Indonesia to woo specialists and high-end medical know-how

Aim to boost quality of health care.

INDONESIA is to liberalise its medical sector in 2003, throwing open its doors to attract specialists and high-end medical technology from countries such as Singapore, Australia and the US.

The decision, disclosed to The Straits Times yesterday, is part of a move by the authorities here to draw investments and improve health-care facilities and standards across the country.

Indonesian Medical Association Chairman Dr Asrul Azwar said that in five years’ time, hospitals, clinics and laboratories in Indonesia could be wholly owned by foreign investors.

“We want to raise the quality of health care in Indonesia. That is our primary aim,” he said in an interview.

With the implementation of the Asean Free Trade Area (Afta) in 2003, he said it would be difficult to restrict “technology transfer” and the flow of workers from other countries.

“The health industry is one area that will be affected. It will not be productive to block off whatever expertise that foreigners can offer,” he said.

He pointed to the setting up of Gleneagles Hospital in Indonesia as an example of what the Indonesian government and private sector were hoping to achieve from greater foreign investments.

Gleneagles Hospital is operated by Singapore-listed Parkway Holdings.

Parkway announced last year that it had invested S$8.7 million for a 44 per cent stake in a new joint-venture firm to own and operate the Budi Mulia Hospital in Surabaya, Indonesia’s second largest city.

It planned to develop Budi Mulia into a 200-bed private hospital providing a wide range of medical services.

Parkway said the acquisition would make it one of the first foreign health-care companies to participate in the purchase of an existing hospital in the country.

Said Dr Azwar: “Gleneagles is providing sophisticated health-care facilities in Indonesia and we want to see more such hospitals throughout the country.”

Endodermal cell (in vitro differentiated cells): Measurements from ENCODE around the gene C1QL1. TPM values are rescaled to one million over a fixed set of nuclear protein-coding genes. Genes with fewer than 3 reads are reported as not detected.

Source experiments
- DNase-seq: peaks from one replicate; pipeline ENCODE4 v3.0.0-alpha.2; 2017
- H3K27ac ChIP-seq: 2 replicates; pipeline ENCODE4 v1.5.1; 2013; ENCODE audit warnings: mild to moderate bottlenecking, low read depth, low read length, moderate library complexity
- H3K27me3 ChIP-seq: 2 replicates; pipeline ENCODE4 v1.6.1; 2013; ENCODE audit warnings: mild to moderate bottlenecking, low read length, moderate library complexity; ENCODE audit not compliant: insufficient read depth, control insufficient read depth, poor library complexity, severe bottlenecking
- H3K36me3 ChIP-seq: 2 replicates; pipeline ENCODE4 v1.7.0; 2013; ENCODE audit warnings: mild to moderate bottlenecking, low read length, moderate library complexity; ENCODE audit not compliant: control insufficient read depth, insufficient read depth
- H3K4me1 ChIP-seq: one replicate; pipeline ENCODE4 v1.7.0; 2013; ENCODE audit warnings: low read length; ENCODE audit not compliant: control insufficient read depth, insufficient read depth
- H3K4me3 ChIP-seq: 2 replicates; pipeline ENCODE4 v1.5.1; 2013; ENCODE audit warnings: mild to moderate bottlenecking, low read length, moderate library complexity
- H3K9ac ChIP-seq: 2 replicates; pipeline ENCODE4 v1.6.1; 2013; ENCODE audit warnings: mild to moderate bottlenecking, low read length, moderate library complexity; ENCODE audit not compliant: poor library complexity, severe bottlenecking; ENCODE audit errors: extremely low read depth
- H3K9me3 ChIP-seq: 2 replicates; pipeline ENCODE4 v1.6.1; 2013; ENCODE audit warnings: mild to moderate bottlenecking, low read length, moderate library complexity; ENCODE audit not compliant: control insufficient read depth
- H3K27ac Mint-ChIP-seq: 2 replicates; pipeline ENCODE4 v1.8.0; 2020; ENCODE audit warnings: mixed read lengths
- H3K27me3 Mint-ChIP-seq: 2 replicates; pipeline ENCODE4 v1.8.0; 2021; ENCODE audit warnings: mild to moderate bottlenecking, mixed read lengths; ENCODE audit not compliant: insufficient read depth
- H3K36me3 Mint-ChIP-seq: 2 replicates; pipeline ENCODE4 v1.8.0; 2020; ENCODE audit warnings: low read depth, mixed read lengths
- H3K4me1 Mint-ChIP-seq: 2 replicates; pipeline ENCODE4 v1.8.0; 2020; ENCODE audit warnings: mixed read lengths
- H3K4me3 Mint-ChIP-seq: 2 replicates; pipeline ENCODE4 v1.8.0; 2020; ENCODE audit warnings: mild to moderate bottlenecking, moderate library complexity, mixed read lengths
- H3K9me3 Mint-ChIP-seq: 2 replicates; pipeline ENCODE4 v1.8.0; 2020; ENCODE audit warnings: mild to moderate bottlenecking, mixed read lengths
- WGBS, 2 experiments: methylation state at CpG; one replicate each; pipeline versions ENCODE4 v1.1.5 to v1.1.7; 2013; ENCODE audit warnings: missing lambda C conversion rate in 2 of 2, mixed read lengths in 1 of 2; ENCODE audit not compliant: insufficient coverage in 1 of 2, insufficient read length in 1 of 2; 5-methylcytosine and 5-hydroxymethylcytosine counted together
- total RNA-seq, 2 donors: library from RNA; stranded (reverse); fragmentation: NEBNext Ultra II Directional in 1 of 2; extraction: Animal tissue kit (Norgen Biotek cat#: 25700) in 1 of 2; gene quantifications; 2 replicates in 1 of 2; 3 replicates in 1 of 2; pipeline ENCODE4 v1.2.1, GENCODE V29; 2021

The aim now was to attract foreign investments “of the same level” in Medan, Surabaya and Jakarta.

He said this was in line with the broader objective to let the private sector “dominate” the health-care industry.

“The government won’t be able to build the number of hospitals this country needs,” he said, adding that, besides raising health-care standards, the move would also provide jobs for Indonesians.

On the proposal to allow foreign doctors to practise in Indonesia, he said the aim was to attract more specialists, in particular interns and those able to perform heart transplants.

“There are more than enough doctors in this country. But what we do need are those with certain skills and expertise which local doctors can learn from,” he said.

He said that the government would prepare regulations to make sure that only qualified medical doctors from other countries could work in Indonesia. Among other things, they would have to pass an examination set by the Health Ministry.

Regulations issued in 1980 currently prohibit Indonesian medical institutions from using foreign personnel – general practitiners, specialists, dentists, pharmacists and nurses – without the ministry’s approval.

Dr Azwar said this decree would be scrapped once the government approved the plan to allow foreign doctors to practise in the country.

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